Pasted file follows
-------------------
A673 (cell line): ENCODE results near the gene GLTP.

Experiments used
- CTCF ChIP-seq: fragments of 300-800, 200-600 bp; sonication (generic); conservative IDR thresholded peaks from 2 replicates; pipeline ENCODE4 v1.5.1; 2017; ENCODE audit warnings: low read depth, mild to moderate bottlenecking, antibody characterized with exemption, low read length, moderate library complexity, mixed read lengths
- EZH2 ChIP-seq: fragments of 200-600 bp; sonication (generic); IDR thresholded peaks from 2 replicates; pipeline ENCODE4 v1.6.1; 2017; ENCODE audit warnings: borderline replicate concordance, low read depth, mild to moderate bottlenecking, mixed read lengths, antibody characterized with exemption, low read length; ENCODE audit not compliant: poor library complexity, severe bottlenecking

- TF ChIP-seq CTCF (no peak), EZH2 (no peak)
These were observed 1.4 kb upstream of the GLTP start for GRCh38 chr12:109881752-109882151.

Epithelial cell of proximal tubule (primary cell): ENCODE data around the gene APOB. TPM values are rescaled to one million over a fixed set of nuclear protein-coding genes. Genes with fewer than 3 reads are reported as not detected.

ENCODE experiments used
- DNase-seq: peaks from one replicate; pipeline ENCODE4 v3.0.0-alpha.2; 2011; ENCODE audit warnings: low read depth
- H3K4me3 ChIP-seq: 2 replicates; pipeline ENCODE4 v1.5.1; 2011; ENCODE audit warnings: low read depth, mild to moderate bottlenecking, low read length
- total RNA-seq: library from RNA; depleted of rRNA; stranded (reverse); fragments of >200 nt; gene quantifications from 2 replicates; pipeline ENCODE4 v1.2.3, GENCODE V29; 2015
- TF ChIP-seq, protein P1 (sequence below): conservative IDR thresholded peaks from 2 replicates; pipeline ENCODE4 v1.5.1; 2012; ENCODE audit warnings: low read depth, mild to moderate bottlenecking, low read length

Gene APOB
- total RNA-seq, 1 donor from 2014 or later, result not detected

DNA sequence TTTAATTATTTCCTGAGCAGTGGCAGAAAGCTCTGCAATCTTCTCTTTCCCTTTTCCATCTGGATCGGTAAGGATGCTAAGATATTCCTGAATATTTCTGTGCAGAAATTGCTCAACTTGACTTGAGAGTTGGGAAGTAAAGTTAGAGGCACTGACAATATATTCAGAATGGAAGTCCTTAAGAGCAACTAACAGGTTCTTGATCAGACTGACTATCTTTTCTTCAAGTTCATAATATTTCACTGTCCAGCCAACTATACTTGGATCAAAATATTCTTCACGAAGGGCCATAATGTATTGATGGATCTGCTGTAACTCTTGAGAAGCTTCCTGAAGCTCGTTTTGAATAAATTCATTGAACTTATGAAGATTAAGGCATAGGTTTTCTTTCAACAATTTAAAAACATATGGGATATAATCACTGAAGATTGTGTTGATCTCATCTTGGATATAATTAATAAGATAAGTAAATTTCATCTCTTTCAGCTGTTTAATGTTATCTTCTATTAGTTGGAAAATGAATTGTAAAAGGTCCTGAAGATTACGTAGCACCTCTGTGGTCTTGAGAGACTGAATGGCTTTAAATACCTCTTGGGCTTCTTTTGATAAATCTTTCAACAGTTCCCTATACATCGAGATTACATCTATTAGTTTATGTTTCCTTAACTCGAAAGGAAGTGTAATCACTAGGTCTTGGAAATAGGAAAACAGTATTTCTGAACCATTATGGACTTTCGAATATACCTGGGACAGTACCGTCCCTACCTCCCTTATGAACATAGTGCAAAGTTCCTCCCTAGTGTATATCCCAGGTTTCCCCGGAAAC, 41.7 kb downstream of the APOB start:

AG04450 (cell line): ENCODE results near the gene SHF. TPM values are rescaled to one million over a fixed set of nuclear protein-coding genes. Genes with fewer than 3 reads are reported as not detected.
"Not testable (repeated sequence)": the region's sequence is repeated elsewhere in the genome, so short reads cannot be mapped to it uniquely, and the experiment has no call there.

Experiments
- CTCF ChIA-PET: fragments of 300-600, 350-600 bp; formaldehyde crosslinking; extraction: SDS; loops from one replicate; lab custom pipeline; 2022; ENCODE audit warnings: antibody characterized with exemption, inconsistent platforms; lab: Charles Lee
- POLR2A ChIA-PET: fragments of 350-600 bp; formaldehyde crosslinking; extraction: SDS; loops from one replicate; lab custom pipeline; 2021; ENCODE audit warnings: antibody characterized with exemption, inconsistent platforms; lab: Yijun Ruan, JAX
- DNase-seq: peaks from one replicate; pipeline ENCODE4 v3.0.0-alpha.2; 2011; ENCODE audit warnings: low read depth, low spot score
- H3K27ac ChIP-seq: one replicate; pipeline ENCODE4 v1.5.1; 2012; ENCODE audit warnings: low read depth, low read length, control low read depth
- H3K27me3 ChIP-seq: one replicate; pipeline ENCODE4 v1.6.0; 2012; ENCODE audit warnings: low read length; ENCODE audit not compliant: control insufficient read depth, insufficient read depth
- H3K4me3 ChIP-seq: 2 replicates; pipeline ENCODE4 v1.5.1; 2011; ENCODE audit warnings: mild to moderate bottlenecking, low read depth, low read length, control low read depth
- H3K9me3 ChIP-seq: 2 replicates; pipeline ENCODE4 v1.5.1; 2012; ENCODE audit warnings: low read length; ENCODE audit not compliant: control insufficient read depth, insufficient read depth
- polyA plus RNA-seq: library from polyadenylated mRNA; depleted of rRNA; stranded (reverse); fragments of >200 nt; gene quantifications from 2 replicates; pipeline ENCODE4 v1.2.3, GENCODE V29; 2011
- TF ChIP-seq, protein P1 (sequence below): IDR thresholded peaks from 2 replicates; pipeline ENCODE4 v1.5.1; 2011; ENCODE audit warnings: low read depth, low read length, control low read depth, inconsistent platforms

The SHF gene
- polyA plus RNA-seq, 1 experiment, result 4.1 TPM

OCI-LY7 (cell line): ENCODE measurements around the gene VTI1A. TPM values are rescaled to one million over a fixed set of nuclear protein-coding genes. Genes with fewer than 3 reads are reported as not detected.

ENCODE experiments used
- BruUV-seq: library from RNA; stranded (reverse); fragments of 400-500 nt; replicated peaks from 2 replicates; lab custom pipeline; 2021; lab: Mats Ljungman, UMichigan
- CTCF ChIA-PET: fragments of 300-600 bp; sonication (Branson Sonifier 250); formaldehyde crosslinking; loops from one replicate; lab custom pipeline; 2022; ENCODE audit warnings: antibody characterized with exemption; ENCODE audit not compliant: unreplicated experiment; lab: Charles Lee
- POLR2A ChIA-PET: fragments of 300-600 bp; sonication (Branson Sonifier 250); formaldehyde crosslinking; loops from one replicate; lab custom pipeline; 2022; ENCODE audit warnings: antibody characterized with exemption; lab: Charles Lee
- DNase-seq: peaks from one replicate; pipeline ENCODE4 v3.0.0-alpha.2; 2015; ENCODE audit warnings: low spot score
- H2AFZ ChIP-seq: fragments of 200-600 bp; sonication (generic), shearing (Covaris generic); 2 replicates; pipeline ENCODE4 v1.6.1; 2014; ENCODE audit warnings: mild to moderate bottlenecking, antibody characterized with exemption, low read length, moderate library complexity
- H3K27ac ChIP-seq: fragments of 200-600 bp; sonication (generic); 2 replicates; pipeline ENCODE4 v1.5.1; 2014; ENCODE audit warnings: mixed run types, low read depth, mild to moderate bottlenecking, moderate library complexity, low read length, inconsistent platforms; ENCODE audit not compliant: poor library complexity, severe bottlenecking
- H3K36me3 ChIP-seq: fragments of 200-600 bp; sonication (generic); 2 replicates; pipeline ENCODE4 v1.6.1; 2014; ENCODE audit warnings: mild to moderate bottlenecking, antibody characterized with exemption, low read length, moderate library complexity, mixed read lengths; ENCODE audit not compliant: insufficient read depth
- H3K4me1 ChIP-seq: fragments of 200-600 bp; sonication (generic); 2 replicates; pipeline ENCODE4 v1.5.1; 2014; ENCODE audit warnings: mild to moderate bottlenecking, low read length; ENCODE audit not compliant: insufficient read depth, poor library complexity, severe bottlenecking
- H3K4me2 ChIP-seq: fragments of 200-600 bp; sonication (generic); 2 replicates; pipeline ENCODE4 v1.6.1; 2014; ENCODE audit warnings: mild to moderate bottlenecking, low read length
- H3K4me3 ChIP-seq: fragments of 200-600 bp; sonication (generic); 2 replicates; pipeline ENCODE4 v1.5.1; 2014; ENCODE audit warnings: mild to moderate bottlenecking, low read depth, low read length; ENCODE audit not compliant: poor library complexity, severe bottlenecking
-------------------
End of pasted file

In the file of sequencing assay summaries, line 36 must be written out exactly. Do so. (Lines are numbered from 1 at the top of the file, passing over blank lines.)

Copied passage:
- H2AFZ ChIP-seq: fragments of 200-600 bp; sonication (generic), shearing (Covaris generic); 2 replicates; pipeline ENCODE4 v1.6.1; 2014; ENCODE audit warnings: mild to moderate bottlenecking, antibody characterized with exemption, low read length, moderate library complexity